It was phenomenal, she knew all her regular customers, names, ages, sizes, styles, favourite colours, probably even children’s names and where they were at school.

Time and time again you would be in the store, and hear her calling a customer saying, we’ve just had a new collection arrive, which I think you’d love – I’ve put a few pieces behind the till with your name on for you to try next time you’re in.

She would greet them with a personal hello and make a point of saying goodbye if she’s been with another customer – you always knew she was in control of everyone in the store – which in turn always improved the other team members around her.

It sounds simple, yet the difference this made to the experience for the customer was incredible and tangible, they felt valued above all others, which time and time again inevitably lead to an increase in sales and positive marketing and PR via the goodwill word of mouth from the customer base.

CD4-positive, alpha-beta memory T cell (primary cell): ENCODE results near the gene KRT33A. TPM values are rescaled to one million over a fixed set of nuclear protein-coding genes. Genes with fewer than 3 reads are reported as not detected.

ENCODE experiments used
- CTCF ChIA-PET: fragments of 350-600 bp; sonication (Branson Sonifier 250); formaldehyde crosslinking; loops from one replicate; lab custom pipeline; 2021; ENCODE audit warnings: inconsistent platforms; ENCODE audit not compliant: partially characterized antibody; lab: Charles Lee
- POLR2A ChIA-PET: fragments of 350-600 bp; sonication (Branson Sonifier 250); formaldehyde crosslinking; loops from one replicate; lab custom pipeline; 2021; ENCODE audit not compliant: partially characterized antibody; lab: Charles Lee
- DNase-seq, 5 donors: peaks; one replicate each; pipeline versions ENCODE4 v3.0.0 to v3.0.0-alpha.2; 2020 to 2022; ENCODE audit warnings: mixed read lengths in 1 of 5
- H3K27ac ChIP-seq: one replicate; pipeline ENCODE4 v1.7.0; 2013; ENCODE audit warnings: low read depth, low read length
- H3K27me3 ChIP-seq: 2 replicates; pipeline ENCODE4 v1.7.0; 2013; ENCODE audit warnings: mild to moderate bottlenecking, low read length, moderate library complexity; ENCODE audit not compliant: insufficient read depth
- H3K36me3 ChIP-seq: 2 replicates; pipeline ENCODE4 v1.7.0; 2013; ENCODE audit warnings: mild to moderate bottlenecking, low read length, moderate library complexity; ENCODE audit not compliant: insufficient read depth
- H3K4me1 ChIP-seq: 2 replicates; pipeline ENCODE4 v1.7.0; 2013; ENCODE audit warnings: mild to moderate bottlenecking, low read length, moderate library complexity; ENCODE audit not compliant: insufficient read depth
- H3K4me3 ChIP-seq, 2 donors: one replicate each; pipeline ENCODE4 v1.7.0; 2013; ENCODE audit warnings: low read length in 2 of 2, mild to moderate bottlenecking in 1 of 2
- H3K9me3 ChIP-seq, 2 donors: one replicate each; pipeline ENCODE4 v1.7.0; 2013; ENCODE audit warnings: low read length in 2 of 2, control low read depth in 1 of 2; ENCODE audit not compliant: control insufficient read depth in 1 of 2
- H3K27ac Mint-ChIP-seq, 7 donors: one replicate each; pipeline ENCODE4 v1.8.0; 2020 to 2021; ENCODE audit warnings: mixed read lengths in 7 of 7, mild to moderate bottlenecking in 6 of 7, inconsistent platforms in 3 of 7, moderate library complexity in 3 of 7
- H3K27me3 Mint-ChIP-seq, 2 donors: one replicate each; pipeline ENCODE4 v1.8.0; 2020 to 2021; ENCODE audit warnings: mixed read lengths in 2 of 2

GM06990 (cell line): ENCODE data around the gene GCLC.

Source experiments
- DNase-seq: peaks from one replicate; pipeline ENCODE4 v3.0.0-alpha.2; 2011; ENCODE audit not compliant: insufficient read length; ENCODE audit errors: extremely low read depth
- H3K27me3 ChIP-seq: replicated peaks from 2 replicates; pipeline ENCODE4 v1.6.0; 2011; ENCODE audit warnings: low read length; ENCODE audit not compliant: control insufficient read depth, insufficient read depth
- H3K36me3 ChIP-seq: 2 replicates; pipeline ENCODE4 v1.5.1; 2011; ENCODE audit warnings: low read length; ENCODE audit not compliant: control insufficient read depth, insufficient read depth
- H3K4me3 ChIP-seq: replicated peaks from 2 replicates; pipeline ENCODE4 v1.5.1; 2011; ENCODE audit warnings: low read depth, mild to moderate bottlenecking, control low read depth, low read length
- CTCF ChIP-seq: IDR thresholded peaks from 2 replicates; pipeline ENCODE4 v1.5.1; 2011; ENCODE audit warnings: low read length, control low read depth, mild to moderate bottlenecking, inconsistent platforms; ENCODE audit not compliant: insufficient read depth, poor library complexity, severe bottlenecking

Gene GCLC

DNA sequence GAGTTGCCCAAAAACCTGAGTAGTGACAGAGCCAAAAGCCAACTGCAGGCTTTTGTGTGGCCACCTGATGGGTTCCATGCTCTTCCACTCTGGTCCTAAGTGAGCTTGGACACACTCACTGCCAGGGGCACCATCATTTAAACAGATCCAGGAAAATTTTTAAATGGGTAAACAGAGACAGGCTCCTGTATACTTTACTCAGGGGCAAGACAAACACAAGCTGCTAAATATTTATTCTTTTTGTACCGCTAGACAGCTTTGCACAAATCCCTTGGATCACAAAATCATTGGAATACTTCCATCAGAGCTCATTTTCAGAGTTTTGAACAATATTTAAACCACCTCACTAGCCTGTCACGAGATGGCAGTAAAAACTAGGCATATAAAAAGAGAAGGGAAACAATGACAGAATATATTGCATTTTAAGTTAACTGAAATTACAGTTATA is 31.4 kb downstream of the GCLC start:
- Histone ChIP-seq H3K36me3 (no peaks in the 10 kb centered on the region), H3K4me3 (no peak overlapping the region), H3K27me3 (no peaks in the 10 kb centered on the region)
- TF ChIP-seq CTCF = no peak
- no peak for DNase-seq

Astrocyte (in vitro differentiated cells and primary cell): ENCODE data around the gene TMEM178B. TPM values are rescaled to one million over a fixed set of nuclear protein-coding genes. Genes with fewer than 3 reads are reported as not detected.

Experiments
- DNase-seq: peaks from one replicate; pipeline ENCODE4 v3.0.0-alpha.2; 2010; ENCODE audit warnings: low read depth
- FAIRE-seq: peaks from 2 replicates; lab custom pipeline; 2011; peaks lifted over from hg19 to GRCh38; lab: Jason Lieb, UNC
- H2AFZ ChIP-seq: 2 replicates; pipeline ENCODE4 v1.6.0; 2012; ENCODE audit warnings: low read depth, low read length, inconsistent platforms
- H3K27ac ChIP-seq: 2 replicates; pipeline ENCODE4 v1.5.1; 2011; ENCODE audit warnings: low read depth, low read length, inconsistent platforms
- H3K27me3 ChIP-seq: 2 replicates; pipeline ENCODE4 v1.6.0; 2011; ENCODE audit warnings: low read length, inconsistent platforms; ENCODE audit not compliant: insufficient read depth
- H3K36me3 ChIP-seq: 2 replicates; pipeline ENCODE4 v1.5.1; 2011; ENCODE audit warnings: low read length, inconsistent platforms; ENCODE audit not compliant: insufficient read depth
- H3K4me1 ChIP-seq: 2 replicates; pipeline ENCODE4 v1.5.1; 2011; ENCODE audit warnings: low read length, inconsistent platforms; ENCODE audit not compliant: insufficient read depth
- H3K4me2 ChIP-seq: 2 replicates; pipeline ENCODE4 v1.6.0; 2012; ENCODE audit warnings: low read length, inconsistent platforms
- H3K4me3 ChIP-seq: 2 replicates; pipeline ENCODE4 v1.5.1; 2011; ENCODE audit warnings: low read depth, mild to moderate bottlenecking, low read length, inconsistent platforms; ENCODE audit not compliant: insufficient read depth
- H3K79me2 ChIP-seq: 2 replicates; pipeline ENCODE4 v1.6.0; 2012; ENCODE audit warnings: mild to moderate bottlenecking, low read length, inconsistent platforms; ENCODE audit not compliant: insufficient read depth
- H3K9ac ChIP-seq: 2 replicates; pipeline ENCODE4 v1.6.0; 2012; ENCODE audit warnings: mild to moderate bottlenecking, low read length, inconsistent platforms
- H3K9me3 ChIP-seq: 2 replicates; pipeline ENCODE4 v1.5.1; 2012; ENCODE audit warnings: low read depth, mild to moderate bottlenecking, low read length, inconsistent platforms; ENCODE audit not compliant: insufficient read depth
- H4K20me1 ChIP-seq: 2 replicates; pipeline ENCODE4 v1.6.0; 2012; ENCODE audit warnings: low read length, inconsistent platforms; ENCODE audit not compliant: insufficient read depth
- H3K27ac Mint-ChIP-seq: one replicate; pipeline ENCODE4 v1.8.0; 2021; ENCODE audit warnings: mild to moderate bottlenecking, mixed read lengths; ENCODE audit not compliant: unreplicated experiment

The resulting factor was the business benefited greatly from her, and eventually as a result of store performance, she was re-positioned, in time, to all of their most prominent stores, to implement her style and techniques on the other retail teams within the business.

Why is this important – because in the current climate all high street businesses are battling against increased amounts of competition, whether it be from another retailer or business, online, economic conditions  and now a worldwide pandemic.

It’s become trench warfare along the high street, and businesses need to provide the customer with a point of different to all their competition, for me this starts with the customer service of the staff. What service can they provide above and beyond what can be offered elsewhere – why choose to make the effort of going to a high street store vs a few clicks on you laptop.